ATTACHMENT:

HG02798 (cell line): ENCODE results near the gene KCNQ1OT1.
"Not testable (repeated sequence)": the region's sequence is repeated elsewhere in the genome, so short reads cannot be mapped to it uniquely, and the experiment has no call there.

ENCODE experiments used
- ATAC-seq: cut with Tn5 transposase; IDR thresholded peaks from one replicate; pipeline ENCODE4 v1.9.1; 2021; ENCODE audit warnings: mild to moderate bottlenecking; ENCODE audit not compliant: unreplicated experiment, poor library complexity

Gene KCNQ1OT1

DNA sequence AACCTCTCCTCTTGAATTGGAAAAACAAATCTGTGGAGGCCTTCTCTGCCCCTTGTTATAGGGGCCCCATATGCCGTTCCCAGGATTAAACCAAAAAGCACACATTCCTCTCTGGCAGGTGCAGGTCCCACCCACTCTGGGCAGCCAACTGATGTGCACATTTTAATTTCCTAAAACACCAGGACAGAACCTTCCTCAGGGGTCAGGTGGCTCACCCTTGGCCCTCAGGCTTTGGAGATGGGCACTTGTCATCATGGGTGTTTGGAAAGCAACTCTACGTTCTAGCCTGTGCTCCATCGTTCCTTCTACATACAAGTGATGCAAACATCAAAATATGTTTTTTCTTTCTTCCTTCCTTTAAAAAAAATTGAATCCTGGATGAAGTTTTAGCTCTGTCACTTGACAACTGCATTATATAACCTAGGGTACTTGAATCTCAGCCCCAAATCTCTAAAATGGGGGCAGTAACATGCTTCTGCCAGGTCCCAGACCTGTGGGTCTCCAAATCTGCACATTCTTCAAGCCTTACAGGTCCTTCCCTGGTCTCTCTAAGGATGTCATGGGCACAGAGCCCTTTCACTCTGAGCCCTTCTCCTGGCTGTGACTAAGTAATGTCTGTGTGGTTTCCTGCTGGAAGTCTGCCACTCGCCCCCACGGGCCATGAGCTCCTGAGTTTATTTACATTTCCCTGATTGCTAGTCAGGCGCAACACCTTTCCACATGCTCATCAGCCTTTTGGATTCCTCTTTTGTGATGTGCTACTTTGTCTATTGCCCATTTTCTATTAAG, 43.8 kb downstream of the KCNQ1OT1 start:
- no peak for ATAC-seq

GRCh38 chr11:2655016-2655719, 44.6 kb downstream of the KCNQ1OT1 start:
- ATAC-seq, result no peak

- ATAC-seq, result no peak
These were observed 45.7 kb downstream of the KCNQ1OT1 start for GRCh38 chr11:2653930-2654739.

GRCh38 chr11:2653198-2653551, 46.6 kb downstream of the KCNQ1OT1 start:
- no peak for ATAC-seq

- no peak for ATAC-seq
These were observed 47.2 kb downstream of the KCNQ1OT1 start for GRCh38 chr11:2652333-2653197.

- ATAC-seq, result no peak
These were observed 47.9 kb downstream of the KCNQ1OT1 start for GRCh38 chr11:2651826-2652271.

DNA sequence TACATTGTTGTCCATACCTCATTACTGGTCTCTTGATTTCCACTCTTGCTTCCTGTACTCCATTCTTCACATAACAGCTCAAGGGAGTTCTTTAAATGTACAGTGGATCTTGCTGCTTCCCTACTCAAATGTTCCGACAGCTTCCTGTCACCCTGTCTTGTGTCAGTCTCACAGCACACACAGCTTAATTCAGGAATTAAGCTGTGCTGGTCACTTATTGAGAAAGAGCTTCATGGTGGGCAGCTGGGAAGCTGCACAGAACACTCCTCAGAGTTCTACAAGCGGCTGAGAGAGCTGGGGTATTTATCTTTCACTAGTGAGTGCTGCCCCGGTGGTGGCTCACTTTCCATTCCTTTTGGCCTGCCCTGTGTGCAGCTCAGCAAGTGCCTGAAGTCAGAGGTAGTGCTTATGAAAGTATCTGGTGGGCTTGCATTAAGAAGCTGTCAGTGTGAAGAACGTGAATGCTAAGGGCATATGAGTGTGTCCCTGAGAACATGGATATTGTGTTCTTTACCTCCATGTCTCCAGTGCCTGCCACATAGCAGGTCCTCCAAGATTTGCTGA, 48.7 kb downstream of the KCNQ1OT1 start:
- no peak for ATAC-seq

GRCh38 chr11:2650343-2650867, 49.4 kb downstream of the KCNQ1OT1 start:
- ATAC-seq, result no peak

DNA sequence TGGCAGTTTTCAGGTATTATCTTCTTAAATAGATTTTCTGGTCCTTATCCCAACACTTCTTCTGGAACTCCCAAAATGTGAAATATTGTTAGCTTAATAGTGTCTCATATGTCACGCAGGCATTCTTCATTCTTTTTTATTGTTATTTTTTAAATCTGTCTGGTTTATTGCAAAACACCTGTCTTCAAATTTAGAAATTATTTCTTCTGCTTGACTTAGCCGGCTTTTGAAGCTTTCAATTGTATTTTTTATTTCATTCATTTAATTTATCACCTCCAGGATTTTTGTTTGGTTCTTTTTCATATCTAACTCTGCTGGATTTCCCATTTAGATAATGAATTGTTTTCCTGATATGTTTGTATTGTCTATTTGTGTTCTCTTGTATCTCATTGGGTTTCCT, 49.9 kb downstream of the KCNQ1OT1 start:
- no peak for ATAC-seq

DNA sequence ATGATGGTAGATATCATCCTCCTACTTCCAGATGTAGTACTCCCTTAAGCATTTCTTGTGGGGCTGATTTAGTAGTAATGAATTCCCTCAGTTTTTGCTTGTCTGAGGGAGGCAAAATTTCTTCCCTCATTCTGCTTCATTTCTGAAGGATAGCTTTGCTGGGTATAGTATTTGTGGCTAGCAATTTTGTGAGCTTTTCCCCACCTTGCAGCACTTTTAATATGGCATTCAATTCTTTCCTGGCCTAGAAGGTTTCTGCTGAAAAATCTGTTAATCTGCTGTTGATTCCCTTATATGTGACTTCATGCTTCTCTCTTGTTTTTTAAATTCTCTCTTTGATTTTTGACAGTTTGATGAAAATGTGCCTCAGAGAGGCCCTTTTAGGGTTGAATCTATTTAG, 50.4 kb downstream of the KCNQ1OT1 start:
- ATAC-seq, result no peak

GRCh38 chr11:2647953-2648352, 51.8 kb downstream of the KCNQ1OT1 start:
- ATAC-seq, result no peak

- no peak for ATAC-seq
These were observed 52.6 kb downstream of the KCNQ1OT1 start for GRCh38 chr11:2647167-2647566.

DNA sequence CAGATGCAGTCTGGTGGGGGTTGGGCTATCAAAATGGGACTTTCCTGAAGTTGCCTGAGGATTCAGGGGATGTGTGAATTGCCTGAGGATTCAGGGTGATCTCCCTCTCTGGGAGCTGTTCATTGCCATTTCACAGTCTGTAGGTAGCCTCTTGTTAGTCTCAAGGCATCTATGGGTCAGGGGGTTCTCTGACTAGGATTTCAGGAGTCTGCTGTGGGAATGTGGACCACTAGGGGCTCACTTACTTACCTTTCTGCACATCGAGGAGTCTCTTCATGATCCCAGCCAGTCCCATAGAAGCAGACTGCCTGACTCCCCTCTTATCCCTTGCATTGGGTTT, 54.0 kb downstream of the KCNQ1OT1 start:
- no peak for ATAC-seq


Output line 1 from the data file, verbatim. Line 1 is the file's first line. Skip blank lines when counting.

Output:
HG02798 (cell line): ENCODE results near the gene KCNQ1OT1.